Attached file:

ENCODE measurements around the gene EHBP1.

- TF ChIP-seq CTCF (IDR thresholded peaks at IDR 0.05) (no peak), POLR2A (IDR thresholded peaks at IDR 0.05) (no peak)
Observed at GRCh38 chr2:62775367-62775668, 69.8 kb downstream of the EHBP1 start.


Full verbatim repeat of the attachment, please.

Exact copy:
ENCODE measurements around the gene EHBP1.

- TF ChIP-seq CTCF (IDR thresholded peaks at IDR 0.05) (no peak), POLR2A (IDR thresholded peaks at IDR 0.05) (no peak)
Observed at GRCh38 chr2:62775367-62775668, 69.8 kb downstream of the EHBP1 start.